The Jesuitness of Pope Francis

charis_logoSo my colleagues at Charis Ministries in Chicago have asked a rather provocative question:

Why Should Pope Francis attend a Charis Retreat?

And so I would like to offer the Top 10 reasons why a Ignatian Retreat and specifically a Charis Retreat would benefit the likes of Papa Francisco.

images-11) A Transition is a Great Time for a Retreat: Pope Francis is in the midst of an unexpected transition. Moving from Argentina to Italy alone has got to be jarring, never mind the move from his simple quarters to the Papal Suite in the Vatican (reportedly, the Pope said it was too large for him and said “You could fit 300 people in here). So I’d like to recommend that he attends a What’s Next Retreat–which is based specifically on the experience of making transitions. You should join him if you’ve gotten a new job, moved to a new city, graduated college or graduate school, entered the job force for the first time, just gotten married or divorced or are expecting a child. Transitions are crazy! And Ignatian spirituality focuses us on the principle of indifference—trying to have the faith that says that no matter what befalls us and no matter how scary things are, God will get us through anything.

2) The Value of Silence: Each Charis retreat really values silence and the opportunity to take time away from the noise that often constantly surrounds us. Do you remember those first moments on the Papal balcony? The Pope actually asked for silence and you could hear a pin drop in the square as people prayed for our new Pontiff. Perhaps we all need just a few moments in our lives to cultivate silence for even just a short time.

3) Simplicity: If nothing else, the new Pope loves being with people and sharing stories of his own. That’s precisely what Charis retreats are based on. The experience of finding God in everyday life is where we all are. So the retreats meet us firmly on that ground and then moves us to consider where God might be in that experience. I read today where the Pope called the newsstand where he got his morning paper and cancelled his subscription. Can we find God in the simple moments of the day like buying the morning paper or riding the bus. It seems to me that the Pope can help others understand this well.

4) For the Least of Our Brothers and Sisters: Charis Retreats always center on the experience of the suffering, death and resurrection of Jesus. The Pope has seen much suffering in the slums of Buenos Aires and the experience of the global south certainly knows poverty much better than we do in the United States. Do we have the ability to see God in these experiences of poverty and how are we poor ourselves? For the least provides an opportunity to reflect on the experience of serving others who are in need instead of merely doing a good deed and then going on our way. Have we been able to name where we find Christ in these experiences?

5) Ignatius and Francis: Why would a Jesuit take Francis as his name? Well, it’s actually quite appropriate! Ignatius was a big admirer of Francis. During his period of convalescence he read all about Francis and placed himself in the stories of Francis and in his imagination he discovered that he enjoyed imitating the life of Francis much more than the gallant knights that he had tried to become like before. On Charis retreats, you’re able to use these imaginative exercises where you place yourself in the stories of Francis, Ignatius and Jesus and other imaginative scenes. By putting our creative imagination at the service of our faith we find that we meet God more clearly in these experiences and are able to more readily integrate our deepest desires about who we most want to be into action.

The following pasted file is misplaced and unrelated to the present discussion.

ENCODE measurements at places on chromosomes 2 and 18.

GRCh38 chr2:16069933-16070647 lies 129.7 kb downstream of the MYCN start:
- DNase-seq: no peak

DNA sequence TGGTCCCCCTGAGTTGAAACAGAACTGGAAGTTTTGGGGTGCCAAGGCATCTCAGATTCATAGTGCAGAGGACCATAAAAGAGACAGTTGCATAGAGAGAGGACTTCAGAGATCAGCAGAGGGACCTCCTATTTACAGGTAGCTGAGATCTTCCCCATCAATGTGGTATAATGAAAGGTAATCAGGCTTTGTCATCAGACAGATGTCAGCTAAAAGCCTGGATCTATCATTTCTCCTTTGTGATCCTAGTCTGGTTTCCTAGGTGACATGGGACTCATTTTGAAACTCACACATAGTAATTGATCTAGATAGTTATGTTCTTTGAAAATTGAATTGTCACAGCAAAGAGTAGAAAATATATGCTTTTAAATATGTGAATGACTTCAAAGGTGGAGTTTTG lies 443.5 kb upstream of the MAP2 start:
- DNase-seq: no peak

6) Contemplative in Action: Ignatius implores us to be people in the world but not of the world. To be contemplative in action, to not merely experience our lives by living them but also by reflecting back on our experiences. With the number of stories we’ve already heard from Pope Francis, I am certain that he shares that value and has reflected deeply on his more than 75 years.

7) Forgiveness: Charis retreats always center on the experience of being a “loved sinner.” And Pope Francis has clearly talked about a God who always forgives us in the early days of his Papacy. I often lead the reconciliation service on the retreats that I coordinate with one of our team members. And it’s always a moving experience to see people come back from the sacrament of reconciliation renewed and refreshed in the forgiveness of God’s love. Imagine being able to go to confession to the Pope?! And imagine being a priest and hearing the Pope’s confession?!

8. Servant Leadership: Charis retreats are run by young adults for young adults. They are based in peer leadership where we serve the needs of one another. We now have a Pope who is doing that with his brother priests and more importantly, brother Cardinals. His spirit of collegiality would fit in well on a Charis retreat and while he’s not a young adult, I could see him leading us as spiritual director and showing other priests the importance of being with young people.